Tony and I took the approach to try to better understand the hookworm parasite and its relationship with the human host by identifying molecules that adult hookworms release as they feed on human blood. One of those, published in the Journal of Experimental Medicine, turned out to be a protease that had the ability to degrade host fibrinogen and other blood products (5). Working daily with Dr. Nguyen Le Trang, a senior research scientist at the Laboratory of Medical Biochemistry, we were able to isolate one of those proteases and even propose the idea that it might be possible to immunize people with such molecules as a potential vaccination strategy (6). Thus, in the true spirit of the Laboratory of Medical Biochemistry, we were able to take a global public health threat that today affects more than 400 million people—roughly one-third of the world’s people who live in extreme poverty— and identify a promising approach to preventing that disease.
Human Hookworm Vaccine
After leaving Tony’s lab and completing the MD/PhD program in 1987, I trained in pediatrics and pediatric infectious diseases at Harvard and Yale before becoming a Principal Investigator at Yale. During the decade of the 1990s, we identified and cloned some exciting molecules from larval and adult hookworms, and then in 2000, we received large-scale support from the Bill and Melinda Gates Foundation to develop these molecules as recombinant vaccines for clinical testing. I was entering a new phase of scientific inquiry, which took me from being a conventional laboratory investigator, to heading an organization that could actually turn a discovery in the lab into a bottle of vaccine for clinical testing.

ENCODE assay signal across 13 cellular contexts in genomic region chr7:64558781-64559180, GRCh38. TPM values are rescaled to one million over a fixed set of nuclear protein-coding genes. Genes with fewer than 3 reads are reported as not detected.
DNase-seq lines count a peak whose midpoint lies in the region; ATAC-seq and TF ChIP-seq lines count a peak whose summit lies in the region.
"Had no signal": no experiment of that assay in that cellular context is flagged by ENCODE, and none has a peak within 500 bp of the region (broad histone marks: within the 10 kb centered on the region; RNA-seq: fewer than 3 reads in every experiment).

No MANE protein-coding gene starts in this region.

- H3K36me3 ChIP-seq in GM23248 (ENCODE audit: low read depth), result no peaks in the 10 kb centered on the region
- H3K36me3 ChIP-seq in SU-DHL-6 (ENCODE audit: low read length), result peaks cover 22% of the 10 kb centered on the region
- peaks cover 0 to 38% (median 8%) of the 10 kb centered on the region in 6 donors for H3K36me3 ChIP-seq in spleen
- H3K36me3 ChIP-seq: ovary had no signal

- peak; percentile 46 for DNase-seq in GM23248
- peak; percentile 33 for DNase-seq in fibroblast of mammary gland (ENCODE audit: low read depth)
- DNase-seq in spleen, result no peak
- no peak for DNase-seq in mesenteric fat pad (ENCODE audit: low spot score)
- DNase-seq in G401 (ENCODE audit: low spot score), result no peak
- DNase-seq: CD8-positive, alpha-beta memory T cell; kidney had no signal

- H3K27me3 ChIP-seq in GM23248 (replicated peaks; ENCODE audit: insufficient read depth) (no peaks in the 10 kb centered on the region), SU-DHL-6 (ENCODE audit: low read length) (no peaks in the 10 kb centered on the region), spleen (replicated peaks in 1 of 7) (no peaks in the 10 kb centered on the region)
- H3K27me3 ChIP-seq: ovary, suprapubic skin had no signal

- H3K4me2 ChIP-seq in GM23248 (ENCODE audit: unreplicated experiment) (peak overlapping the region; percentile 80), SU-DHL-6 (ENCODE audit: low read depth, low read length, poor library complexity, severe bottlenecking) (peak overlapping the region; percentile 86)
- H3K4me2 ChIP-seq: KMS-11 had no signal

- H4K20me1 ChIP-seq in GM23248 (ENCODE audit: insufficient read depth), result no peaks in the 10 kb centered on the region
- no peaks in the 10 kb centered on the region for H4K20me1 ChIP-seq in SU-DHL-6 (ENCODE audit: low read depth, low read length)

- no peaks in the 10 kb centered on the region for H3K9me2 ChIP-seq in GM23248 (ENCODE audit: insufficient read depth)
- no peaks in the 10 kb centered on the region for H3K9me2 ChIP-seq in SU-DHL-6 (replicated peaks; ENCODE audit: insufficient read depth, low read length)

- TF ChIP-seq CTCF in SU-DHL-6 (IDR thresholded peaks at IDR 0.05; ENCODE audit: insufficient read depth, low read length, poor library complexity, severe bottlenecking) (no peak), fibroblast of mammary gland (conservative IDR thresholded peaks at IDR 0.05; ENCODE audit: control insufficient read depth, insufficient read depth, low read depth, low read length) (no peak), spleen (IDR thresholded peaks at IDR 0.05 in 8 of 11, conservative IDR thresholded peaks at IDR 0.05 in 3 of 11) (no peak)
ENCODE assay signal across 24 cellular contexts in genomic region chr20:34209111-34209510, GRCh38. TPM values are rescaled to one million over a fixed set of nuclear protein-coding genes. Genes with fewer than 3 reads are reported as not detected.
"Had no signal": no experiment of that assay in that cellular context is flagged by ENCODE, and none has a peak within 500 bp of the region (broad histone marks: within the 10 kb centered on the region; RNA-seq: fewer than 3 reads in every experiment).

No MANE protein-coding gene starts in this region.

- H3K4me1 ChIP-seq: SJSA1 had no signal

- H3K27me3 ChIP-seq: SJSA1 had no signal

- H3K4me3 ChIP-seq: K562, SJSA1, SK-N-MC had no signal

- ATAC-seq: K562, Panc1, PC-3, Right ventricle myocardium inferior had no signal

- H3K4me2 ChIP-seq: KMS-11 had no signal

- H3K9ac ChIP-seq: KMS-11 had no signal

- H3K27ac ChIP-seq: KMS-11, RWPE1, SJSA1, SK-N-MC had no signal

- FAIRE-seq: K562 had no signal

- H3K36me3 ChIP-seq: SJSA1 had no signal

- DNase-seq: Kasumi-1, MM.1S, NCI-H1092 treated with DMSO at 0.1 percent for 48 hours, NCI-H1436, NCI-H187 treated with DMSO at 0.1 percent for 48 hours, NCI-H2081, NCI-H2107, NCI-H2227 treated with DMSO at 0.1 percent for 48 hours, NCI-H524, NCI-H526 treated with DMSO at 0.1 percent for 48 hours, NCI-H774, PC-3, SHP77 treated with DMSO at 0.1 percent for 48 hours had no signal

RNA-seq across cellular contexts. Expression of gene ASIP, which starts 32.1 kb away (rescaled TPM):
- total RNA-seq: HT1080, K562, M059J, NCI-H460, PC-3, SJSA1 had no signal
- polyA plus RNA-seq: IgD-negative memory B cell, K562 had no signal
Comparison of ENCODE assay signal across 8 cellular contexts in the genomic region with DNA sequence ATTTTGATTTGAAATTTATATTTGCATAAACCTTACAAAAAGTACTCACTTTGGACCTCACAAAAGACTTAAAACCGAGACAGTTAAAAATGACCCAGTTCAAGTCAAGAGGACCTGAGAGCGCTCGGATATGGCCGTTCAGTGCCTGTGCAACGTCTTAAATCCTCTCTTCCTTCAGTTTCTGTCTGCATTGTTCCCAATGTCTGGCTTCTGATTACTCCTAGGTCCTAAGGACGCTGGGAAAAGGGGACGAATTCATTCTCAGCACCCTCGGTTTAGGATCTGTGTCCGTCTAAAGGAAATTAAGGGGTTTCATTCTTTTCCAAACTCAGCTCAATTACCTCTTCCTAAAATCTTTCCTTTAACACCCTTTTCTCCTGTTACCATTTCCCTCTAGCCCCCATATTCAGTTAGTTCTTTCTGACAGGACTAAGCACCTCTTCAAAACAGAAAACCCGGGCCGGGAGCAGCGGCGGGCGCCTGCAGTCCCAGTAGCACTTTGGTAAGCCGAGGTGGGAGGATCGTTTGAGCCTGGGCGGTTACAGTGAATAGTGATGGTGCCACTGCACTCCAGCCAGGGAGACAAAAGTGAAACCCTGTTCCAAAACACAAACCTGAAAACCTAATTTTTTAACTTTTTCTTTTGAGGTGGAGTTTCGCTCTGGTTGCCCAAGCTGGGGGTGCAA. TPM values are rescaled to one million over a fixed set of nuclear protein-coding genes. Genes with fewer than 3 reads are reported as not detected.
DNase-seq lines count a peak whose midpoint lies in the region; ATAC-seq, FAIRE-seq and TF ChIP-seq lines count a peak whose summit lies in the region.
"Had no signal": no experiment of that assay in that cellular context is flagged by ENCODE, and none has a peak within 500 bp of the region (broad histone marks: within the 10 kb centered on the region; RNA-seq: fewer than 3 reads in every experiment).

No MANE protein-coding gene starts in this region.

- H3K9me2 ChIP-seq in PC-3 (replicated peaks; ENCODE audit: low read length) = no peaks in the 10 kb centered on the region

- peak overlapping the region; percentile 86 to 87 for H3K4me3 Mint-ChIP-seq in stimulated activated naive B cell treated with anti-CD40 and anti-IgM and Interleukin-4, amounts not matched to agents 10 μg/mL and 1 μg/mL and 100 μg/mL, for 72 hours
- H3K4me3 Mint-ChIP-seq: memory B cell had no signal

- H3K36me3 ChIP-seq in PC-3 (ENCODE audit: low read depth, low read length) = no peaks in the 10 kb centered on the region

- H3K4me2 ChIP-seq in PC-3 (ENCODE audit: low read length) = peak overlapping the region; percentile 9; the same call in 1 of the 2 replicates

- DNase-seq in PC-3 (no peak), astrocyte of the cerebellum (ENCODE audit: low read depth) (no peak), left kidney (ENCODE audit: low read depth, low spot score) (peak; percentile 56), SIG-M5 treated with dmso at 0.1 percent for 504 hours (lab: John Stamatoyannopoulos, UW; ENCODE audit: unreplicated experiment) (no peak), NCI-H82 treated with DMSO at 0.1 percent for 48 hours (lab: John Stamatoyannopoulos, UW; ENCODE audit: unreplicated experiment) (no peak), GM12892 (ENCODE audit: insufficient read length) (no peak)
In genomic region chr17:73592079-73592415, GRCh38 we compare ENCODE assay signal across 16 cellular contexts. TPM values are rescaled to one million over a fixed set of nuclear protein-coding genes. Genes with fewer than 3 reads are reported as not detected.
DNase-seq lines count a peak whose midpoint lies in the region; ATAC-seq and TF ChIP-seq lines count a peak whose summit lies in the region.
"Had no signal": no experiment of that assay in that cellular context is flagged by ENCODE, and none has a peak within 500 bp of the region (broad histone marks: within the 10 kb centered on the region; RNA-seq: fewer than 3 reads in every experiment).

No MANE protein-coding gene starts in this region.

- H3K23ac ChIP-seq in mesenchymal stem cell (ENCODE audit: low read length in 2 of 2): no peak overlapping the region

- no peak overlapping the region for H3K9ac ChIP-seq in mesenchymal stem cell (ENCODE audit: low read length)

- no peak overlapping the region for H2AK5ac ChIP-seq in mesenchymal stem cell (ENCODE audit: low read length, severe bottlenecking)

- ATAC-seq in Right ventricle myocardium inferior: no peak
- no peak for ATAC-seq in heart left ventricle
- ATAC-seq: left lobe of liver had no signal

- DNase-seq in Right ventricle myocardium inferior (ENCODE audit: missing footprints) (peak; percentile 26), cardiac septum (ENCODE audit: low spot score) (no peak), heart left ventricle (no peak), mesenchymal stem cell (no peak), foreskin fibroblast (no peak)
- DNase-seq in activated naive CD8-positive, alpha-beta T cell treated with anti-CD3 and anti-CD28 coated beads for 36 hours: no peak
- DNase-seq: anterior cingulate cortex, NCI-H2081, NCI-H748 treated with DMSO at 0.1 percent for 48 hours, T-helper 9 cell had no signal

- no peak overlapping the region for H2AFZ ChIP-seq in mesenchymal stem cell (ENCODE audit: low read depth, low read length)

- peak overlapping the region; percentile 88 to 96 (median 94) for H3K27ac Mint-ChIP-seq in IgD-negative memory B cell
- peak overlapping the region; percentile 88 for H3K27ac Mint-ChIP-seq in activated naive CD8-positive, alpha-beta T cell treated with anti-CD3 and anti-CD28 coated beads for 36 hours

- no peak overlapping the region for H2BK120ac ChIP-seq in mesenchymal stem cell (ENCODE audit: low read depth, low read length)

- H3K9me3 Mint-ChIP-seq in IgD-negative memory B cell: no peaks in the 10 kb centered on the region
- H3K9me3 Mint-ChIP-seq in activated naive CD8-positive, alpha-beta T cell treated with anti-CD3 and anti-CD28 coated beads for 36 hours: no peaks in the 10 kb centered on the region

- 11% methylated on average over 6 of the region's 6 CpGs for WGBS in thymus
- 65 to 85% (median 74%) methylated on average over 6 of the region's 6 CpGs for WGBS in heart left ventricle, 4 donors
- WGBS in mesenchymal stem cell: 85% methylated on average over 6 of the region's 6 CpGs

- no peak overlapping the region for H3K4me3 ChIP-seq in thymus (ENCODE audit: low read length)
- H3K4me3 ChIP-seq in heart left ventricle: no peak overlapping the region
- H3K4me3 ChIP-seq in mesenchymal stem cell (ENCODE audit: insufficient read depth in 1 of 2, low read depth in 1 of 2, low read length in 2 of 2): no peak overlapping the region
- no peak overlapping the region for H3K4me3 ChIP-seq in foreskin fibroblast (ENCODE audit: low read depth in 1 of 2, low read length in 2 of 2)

Learning how to actually make vaccines required new skill sets. Coming from Tony’s laboratory, I had a deep appreciation of the importance of not being constrained by one’s scientific background, but instead focusing on the disease and then recruiting talented people, each with unique skills. In this case, that included people with previous experience in the biopharmaceutical industry. I was also fortunate enough to learn from Major General Dr. Philip K Russell (now retired). His mentorship, based on decades of expertise in making vaccines for the U.S. military, was absolutely critical, as were my relationships with my long-standing scientific collaborator and colleague of more than 15 years, Dr. Maria Elena Bottazzi, and Dr. Bin Zhan, who has been with me for more than 20 years. Other key scientific collaborators in our global Human Hookworm Vaccine Initiative include Drs. Alex Loukas and Mark Pearson (Australia), Rodrigo Correa Oliveira, Coreen Beaumier, Kathryn Jones, Elena Curti, Chris Seid, Jeff Bethony, David Diemert, John Hawdon, Ricardo Fujiwara (Brazil and the United States), and Remko van Leeuwen (Netherlands), in addition to a staff of more than 15 scientists based in Houston, Texas.